Now let's discuss the clinical approach to reducing WC and implementation in today's chiropractic practice. The primary intervention centers around dietary modification and lifestyle habits aimed to reduce adiposity, improve insulin sensitivity and ultimately, diminish systemic metabolic dysfunction.
Good Works at the Canandaigua VA
Faculty and students of the Finger Lakes School of Acupuncture and Oriental Medicine (FLSAOM) of the New York Chiropractic College have provided acupuncture to veterans at the Veterans' Administration Medical Center (VAMC) in Canandaigua, New York since September of 2007.
Scope of Chiropractic Practice: Why Now Is the Time to Expand
In my January article, "Scope of Chiropractic Practice: Is It Time for Change?" I discussed the use of the term primary spine care practitioner, the loss of privileges to diagnose in Texas, and the fact that the definition of "chiropractic" varied from state to state.
Making Sense of Liver Regulation
In Chinese medicine, the liver has the function of moving and storing qi and blood. In its moving function, the liver smoothly distributes qi and blood to the tendons, muscles and flesh through microcirculation.
Toxicity & Kids: The Importance of Environmental Intake
The old adage is true that children are not little adults. Traditional Chinese medicine (TCM) has long known that the physiology of children is unique, as are the diseases that plague them.
Integrative Cardiology: The Heart of TCM & Western Medicine
Patient centered therapy is a growing trend in hospitals that are expanding to boutique services.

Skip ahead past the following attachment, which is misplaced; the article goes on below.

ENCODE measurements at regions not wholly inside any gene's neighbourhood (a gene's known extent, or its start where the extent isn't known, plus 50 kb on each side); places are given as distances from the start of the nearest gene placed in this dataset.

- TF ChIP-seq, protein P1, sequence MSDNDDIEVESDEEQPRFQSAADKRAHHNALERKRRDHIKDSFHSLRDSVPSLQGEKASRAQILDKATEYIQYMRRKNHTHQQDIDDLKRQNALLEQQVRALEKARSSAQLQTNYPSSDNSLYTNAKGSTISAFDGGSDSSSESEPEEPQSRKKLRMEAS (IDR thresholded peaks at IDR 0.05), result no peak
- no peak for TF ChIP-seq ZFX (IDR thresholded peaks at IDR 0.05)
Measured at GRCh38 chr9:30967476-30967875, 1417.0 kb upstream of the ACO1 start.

NSAIDs No Better Than Placebo for Spine Pain
A meta-analysis of randomized, placebo-controlled trials comparing the efficacy and safety of NSAIDs with placebo for spinal pain concludes that among 6,065 spine pain patients, "NSAIDs reduced pain and disability, but provided clinically unimportant effects over placebo."
Give Your Patients the Ergonomic Advantage
Prolonged sitting contributes to low back pain and is a health risk. When I discuss my POLITE technique practice recommendations with patients, ergonomics may be last, but not least!
Insomnia Treatment Based on the Yu Theory
In recent years, acupuncture has risen in popularity as a form of alternative or supplemental medicine for the treatment of many different types of disorders.
Chiropractic: A Great Fit for the White House
Dr. Eric Kaplan is a New York Chiropractic College alumnus; a No. 1 best-selling author whose books include Awaken the Wellness Within and The 5 Minute Motivator; a chiropractor for professional sports teams and elite athletes; and even served as an advisor under the Clinton Administration to the President's Council on Sports & Physical Fitness.
Shedding Light on the Benefits of Heliotherapy
I can't imagine anyone not feeling good strolling in the sun on a beautiful spring day. The sun is responsible for all life on earth and is best illustrated along the equator touting the richest biodiversity on the planet, in stark contrast to the Arctic Circle and South Pole.